South Carolina Maps

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This entry was originally written by Johni Cerny and Gareth L. Mark for Red Book: American State, County, and Town Sources.

This article is part of
the South Carolina Family History Research series.
History of South Carolina
South Carolina Vital Records
Census Records for South Carolina
Background Sources for South Carolina
South Carolina Maps
South Carolina Land Records
South Carolina Probate Records
South Carolina Court Records
South Carolina Tax Records
South Carolina Cemetery Records
South Carolina Church Records
South Carolina Military Records
South Carolina Periodicals, Newspapers, and Manuscript Collections
South Carolina Archives, Libraries, and Societies
South Carolina Immigration
African Americans of South Carolina
South Carolina County/District Resources
Map of South Carolina


The South Caroliniana Library of the University of South Carolina at Columbia has the best collection of early South Carolina maps (see also Manuscripts). The South Carolina Department of Archives and History publishes a pamphlet “The Formation of Counties in South Carolina,” which can be purchased online.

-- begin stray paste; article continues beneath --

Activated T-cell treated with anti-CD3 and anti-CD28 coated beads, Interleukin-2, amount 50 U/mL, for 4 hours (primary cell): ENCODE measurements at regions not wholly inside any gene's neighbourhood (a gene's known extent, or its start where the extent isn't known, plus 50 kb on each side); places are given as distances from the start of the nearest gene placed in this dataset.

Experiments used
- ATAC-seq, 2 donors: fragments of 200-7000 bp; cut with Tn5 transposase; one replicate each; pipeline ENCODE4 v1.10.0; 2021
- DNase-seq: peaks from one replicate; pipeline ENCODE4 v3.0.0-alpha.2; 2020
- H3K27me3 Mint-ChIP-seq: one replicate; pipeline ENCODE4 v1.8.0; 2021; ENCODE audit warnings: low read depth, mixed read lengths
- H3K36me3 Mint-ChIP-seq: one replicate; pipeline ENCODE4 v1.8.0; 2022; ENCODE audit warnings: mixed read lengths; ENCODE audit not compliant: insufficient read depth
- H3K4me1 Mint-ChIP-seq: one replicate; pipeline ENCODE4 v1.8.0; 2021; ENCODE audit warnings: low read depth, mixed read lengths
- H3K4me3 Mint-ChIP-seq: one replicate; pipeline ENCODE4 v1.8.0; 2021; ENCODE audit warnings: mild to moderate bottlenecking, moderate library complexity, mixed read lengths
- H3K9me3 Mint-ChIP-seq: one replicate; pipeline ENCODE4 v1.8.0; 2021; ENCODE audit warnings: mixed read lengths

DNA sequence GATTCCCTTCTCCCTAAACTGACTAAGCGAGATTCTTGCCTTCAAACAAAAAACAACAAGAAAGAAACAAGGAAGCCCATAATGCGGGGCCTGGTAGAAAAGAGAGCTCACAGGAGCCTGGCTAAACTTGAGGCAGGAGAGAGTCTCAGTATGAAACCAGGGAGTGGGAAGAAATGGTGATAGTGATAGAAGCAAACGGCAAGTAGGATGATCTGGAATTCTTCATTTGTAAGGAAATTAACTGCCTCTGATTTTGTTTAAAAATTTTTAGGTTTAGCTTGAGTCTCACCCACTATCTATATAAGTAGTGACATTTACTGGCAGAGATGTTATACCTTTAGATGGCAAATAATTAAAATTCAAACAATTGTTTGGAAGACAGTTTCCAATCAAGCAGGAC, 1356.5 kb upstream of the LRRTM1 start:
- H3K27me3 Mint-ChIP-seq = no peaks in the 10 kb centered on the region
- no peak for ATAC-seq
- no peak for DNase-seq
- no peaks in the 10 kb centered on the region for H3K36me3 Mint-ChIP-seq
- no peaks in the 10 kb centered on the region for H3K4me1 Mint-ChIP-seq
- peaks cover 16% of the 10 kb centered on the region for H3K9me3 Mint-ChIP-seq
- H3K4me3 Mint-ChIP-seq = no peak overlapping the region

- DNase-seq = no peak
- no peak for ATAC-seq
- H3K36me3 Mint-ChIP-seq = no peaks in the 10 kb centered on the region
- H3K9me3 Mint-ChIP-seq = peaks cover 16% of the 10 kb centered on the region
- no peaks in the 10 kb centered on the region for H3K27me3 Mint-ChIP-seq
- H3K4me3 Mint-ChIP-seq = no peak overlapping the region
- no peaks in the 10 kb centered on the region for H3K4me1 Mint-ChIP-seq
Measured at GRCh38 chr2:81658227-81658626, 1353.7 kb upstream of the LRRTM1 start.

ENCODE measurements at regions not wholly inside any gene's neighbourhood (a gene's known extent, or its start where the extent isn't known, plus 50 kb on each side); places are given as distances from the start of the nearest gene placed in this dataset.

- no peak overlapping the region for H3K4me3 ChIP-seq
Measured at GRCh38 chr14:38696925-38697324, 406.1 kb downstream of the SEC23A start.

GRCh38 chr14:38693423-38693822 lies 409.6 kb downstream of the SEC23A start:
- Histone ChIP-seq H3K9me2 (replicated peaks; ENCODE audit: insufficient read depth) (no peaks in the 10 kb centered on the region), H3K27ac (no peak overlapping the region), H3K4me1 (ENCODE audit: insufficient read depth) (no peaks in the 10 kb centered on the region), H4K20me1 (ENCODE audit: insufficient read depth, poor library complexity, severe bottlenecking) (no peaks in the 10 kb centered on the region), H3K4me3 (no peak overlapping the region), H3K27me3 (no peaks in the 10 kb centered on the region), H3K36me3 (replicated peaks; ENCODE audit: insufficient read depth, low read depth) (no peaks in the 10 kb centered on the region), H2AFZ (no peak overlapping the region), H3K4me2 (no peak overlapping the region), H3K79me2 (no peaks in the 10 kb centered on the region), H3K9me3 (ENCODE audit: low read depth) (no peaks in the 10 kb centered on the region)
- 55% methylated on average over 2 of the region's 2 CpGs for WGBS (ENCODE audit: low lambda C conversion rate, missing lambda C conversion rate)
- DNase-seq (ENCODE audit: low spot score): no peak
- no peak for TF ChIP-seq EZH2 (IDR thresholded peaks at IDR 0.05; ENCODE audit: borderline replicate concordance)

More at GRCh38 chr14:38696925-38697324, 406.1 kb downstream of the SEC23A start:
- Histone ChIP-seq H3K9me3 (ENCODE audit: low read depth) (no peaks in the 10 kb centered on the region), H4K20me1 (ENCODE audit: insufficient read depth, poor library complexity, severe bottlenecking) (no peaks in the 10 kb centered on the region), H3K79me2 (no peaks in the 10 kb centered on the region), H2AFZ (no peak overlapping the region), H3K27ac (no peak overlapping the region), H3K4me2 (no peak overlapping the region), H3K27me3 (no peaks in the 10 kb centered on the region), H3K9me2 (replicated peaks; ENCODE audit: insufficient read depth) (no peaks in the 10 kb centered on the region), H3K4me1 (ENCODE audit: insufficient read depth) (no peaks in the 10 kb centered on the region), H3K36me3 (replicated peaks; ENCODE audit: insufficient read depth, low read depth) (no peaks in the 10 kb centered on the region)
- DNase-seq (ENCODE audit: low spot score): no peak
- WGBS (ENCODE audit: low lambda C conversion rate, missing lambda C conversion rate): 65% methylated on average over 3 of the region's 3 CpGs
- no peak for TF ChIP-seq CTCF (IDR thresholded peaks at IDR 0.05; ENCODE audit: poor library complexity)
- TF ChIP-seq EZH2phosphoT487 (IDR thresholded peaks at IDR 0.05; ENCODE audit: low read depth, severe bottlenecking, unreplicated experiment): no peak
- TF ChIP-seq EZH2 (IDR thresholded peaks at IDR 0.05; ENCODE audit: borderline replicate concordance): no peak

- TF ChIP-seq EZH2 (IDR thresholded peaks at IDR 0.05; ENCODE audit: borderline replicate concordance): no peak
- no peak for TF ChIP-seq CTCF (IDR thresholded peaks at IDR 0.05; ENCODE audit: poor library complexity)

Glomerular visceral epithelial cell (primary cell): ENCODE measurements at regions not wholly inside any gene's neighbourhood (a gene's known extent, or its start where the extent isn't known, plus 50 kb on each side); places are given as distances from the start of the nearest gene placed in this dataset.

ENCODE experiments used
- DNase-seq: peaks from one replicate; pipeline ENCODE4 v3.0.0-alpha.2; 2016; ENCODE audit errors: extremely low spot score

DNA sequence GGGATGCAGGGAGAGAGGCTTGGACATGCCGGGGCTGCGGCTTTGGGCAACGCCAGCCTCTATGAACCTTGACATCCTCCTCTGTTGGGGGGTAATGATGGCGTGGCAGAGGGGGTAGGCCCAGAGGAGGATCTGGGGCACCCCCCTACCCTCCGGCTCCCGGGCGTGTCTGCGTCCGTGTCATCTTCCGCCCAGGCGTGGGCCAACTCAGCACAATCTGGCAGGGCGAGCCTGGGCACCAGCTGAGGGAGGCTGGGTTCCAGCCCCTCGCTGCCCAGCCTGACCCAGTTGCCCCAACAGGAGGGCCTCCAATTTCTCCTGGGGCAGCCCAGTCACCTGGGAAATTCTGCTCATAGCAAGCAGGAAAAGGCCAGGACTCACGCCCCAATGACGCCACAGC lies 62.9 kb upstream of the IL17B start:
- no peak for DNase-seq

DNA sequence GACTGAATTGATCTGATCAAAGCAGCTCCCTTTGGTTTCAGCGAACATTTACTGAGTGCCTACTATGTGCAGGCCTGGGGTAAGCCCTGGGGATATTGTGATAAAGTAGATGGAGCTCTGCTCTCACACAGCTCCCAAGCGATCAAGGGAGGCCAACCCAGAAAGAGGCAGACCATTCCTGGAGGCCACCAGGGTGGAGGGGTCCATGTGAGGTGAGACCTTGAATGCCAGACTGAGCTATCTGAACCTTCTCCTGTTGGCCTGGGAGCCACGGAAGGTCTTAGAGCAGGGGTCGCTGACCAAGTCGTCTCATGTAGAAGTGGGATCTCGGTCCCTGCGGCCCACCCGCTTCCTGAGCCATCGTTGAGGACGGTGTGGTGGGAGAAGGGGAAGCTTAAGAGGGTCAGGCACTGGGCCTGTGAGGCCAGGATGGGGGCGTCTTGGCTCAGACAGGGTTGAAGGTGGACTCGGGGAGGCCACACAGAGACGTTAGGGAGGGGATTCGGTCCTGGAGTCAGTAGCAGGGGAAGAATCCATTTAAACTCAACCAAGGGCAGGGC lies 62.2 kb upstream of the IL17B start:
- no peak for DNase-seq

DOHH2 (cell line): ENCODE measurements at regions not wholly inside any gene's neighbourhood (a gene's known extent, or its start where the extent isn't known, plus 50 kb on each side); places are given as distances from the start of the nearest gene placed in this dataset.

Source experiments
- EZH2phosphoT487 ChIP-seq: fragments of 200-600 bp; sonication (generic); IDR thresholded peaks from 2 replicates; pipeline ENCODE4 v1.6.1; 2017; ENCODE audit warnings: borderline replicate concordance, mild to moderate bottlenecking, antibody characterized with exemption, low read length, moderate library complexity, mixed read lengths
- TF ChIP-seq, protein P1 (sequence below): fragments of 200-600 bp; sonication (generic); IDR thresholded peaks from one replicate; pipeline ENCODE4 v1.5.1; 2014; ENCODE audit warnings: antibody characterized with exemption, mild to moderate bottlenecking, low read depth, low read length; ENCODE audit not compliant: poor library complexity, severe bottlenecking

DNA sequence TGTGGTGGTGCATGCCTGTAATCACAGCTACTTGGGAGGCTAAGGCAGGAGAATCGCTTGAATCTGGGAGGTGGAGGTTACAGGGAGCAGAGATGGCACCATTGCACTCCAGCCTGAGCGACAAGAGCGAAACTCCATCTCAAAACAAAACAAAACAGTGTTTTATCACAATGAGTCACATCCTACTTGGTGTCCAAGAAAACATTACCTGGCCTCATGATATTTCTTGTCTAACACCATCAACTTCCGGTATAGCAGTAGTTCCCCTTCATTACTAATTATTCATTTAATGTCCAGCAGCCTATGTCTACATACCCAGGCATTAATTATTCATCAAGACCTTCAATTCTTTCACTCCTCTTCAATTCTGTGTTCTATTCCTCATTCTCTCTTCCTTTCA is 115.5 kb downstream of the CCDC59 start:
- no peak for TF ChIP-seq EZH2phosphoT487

See Suzanne Cameron Linder, Historical Atlas of the Rice Plantations along the ACE River Basin, 1860 (Columbia, S.C.: Department of Archives and History, 1995). The publication traces the lives, families, and property of plantation owners along Ashepoo, Combahee, and Edisto Rivers—the ACE Basin.

There is no gazetteer for South Carolina, but a useful substitute is Claude Henry Neuffer, ed., Names in South Carolina, 30 vols. (1954–83; reprint, 4 vols., Spartanburg, S.C.: Reprint Company, 1976–84). See also Joseph B. Martin III, “Guide to Presbyterian Ecclesiastical Names and Places in South Carolina, 1685–1985,” South Carolina Historical Magazine, 90 (October 1989): 4–215; and Works Progress Administration, Palmetto Place Names (1945; reprint, Easley, S.C.: Reprint Company, 1975).

Robert Mills, Atlas of the State of South Carolina (1825; reprint, Easley, S.C.: Southern Historical Press, 1980), is fully indexed and mentions many landowners. Thorndale and Dollarhide illustrate the changing boundaries of South Carolina’s districts and counties at each decennial census and includes census districts in 1790 and 1800 that were not legal polities. The Map of the States of North & South Carolina published in 1831 by Hinton & Simpkin & Marshall has been reproduced by Jonathan Sheppard Books (Box 2020, Albany, NY 12220).

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